Artigo em Inglês | MEDLINE | ID: mdl-32563993

RESUMO

BACKGROUND: Voluntary assisted dying (VAD) became legal in the Australian state of Victoria on 19 June 2019 and will be legal in Western Australia from 2021. Other Australian states are progressing similar law reform processes. In Australia and internationally, doctors are central to the operation of all legal VAD regimes. It is broadly accepted that doctors, as a profession, are less in favour of VAD law reform than the rest of the community. To date, there has been little analysis of the factors that motivate doctors' support or opposition to legalised VAD in Australia. AIM: To review all studies reporting the attitudes of Australian doctors regarding the legalisation of VAD, including their willingness to participate in it, and to observe and record common themes in existing attitudinal data. DESIGN: Scoping review and thematic analysis of qualitative and quantitative data. DATA SOURCES: CINAHL, Embase, Scopus, PubMed and Informit were searched from inception to June 2019. RESULTS: 26 publications detailing 19 studies were identified. Thematic analysis of quantitative and qualitative findings was performed. Three overarching themes emerged. 'Attitudes towards regulation' encompassed doctors' orientation towards legalisation, the shortcomings of binary categories of support or opposition and doctors' concerns about additional regulation of their professional practices. 'Professional and personal impact of legalisation' described tensions between palliative care and VAD, and the emotional and social impact of being providers of VAD. 'Practical considerations regarding access' considered doctors' concerns about eligibility criteria and their willingness to provide VAD. CONCLUSION: A detailed understanding of medical perspectives about VAD would facilitate the design of legislative models that take better account of doctors' concerns. This may facilitate their greater participation in VAD and help address potential access issues arising from availability of willing doctors.


Assuntos
Eutanásia Ativa Voluntária/legislação & jurisprudência , Eutanásia Ativa Voluntária/psicologia , Cuidados Paliativos/legislação & jurisprudência , Cuidados Paliativos/psicologia , Médicos/psicologia , Suicídio Assistido/legislação & jurisprudência , Suicídio Assistido/psicologia , Adulto , Atitude do Pessoal de Saúde , Austrália , Humanos
17.
J Bioeth Inq ; 17(3): 407-421, 2020 Sep.
Artigo em Inglês | MEDLINE | ID: mdl-32964352

RESUMO

BACKGROUND: This paper investigates the content of Australian policies that address withholding or withdrawing life-sustaining treatment to analyse the guidance they provide to doctors about the allocation of resources. METHODS: All publicly available non-institutional policies on withholding and withdrawing life-sustaining treatment were identified, including codes of conduct and government and professional organization guidelines. The policies that referred to resource allocation were isolated and analysed using qualitative thematic analysis. Eight Australian policies addressed both withholding and withdrawing life-sustaining treatment and resource allocation. RESULTS: Four resource-related themes were identified: (1) doctors' ethical duties to consider resource allocation; (2) balancing ethical obligations to patient and society; (3) fair process and transparent resource allocation; and (4) legal guidance on distributive justice as a rationale to limit life-sustaining treatment. CONCLUSION: Of the policies that addressed resource allocation, this review found broad agreement about the existence of doctors' duties to consider the stewardship of scarce resources in decision-making. However, there was disparity in the guidance about how to reconcile competing duties to patient and society. There is a need to better address the difficult and confronting issue of the role of scarce resources in decisions about life-sustaining treatment.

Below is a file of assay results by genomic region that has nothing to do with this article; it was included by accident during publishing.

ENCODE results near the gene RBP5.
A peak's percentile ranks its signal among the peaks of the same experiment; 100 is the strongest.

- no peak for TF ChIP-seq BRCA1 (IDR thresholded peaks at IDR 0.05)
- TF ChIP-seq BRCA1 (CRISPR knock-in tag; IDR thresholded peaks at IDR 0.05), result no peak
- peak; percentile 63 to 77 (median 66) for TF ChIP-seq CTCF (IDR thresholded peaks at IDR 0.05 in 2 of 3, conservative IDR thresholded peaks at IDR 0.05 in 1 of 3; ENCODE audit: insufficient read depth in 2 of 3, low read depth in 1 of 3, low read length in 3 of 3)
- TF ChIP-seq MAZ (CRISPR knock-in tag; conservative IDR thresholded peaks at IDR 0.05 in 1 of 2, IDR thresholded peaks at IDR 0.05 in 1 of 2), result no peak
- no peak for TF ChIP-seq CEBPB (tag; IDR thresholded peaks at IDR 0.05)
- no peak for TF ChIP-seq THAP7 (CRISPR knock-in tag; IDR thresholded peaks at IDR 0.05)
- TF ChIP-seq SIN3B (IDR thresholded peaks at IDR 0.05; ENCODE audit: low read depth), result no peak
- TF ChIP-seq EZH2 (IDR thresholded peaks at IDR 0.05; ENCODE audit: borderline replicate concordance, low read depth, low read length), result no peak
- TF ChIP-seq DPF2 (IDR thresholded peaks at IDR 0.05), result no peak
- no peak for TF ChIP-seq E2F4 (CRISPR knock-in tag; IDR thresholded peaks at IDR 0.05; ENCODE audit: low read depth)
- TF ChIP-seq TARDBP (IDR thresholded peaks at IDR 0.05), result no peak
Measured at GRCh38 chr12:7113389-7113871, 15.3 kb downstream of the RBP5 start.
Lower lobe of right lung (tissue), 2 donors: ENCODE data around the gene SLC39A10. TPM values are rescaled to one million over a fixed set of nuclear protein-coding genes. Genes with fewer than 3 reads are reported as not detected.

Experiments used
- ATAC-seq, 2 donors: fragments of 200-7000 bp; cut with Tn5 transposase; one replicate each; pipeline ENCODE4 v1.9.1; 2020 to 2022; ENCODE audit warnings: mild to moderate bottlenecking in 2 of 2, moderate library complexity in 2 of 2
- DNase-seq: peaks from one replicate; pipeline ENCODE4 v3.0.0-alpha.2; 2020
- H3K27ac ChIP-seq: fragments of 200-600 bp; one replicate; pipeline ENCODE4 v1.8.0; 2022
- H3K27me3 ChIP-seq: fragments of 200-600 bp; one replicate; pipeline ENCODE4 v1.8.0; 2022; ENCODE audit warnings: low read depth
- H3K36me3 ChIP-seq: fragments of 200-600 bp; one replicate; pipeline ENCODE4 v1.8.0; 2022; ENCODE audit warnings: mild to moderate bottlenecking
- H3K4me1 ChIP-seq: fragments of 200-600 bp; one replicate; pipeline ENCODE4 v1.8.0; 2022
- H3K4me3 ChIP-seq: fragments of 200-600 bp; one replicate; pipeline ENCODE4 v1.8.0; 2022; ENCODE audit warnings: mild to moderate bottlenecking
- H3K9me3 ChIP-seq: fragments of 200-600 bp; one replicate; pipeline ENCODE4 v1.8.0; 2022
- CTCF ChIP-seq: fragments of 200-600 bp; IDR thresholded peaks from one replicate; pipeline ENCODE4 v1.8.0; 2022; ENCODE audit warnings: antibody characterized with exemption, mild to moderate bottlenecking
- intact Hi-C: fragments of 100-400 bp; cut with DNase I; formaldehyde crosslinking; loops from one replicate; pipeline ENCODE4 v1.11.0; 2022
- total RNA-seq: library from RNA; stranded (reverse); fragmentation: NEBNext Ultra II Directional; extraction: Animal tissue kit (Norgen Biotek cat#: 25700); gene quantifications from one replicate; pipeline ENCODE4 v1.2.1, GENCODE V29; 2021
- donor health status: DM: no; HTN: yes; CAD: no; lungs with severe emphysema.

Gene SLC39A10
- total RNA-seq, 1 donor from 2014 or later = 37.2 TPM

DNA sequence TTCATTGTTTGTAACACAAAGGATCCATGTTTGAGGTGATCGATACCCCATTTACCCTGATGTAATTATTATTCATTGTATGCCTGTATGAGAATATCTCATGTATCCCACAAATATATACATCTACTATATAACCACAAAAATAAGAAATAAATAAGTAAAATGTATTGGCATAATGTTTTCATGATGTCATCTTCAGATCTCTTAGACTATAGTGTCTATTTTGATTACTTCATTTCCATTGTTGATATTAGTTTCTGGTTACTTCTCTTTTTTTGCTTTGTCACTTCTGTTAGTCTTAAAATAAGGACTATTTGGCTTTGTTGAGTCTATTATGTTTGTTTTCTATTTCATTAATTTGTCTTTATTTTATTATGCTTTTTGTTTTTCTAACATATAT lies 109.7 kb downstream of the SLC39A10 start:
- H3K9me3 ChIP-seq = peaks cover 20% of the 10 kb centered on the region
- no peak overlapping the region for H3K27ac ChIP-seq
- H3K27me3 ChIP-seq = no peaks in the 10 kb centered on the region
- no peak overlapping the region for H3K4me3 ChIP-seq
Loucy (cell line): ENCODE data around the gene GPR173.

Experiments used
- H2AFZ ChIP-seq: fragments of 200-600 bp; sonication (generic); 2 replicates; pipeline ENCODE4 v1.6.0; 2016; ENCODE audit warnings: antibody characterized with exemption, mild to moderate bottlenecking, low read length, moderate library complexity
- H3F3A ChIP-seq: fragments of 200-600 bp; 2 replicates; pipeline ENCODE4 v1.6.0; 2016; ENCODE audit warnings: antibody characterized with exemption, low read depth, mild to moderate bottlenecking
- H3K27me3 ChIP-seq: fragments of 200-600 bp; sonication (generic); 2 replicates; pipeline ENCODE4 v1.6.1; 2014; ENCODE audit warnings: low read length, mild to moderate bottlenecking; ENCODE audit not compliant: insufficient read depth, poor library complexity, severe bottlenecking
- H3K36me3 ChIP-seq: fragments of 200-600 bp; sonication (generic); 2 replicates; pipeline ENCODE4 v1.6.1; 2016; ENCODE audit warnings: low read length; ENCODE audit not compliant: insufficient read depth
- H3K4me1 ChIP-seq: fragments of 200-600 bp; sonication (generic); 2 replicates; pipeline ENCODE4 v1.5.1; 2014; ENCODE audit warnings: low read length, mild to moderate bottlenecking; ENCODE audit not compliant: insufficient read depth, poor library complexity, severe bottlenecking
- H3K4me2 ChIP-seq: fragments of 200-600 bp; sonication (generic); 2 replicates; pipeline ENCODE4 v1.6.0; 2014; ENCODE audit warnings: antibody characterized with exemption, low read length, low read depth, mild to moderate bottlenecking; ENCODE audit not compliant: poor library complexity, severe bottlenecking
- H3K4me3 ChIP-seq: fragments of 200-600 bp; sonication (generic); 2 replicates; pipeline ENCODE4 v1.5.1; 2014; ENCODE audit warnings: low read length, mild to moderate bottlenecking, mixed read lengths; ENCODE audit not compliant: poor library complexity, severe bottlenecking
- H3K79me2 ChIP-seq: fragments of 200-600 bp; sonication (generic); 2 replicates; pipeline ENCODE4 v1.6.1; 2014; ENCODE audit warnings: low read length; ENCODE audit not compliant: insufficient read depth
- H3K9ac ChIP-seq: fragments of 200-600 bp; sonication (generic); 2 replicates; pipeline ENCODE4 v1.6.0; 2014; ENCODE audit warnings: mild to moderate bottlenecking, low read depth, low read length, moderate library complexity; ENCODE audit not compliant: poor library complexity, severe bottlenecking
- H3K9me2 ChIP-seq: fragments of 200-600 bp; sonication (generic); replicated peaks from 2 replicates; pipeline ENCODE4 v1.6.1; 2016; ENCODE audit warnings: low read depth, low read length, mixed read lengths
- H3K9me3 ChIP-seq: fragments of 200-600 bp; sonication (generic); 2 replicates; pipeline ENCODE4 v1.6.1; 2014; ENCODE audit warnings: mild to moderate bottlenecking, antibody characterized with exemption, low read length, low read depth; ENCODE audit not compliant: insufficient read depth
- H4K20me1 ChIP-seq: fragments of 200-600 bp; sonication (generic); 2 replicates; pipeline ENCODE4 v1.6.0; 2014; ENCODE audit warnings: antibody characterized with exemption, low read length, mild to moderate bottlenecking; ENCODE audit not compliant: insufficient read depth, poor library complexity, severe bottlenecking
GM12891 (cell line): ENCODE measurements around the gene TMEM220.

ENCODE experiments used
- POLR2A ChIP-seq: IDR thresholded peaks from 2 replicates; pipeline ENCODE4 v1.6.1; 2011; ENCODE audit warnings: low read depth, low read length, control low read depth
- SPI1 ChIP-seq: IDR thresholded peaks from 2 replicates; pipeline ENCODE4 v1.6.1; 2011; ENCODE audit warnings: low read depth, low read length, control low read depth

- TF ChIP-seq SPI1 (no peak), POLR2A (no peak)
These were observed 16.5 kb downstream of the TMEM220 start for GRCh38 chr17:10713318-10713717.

18.
N Z Med J ; 133(1520): 83-90, 2020 08 21.
Artigo em Inglês | MEDLINE | ID: mdl-32994596

RESUMO

AIM: To critically analyse the reliability of an article which claims to be evidence that the End of Life Choice Act 2019 provides a "potential hotspot for family, community and social discord that may not be easily remedied" should the legislation receive public support in New Zealand's September 2020 referendum. METHODS: The subject article was reviewed multiple times by all authors and critiqued against three criteria: a reliability pyramid developed to weigh evidence about assisted dying; principles that guide the conduct of social science research; and the use of reliable and current social science literature to support factual claims. RESULTS: The study being analysed involved a single interview and so is located at the second bottom row of the reliability pyramid. Its research design is also unable to support the broad findings that are asserted. Other flaws in method included findings being extended beyond the data, and failure to state appropriate limitations in the research method. Further, claims are made that are unsupported by the weight of reliable social science literature. CONCLUSION: The subject article is methodologically and factually flawed so is unreliable as evidence. It should not be considered in the assisted dying debates preceding the forthcoming referendum.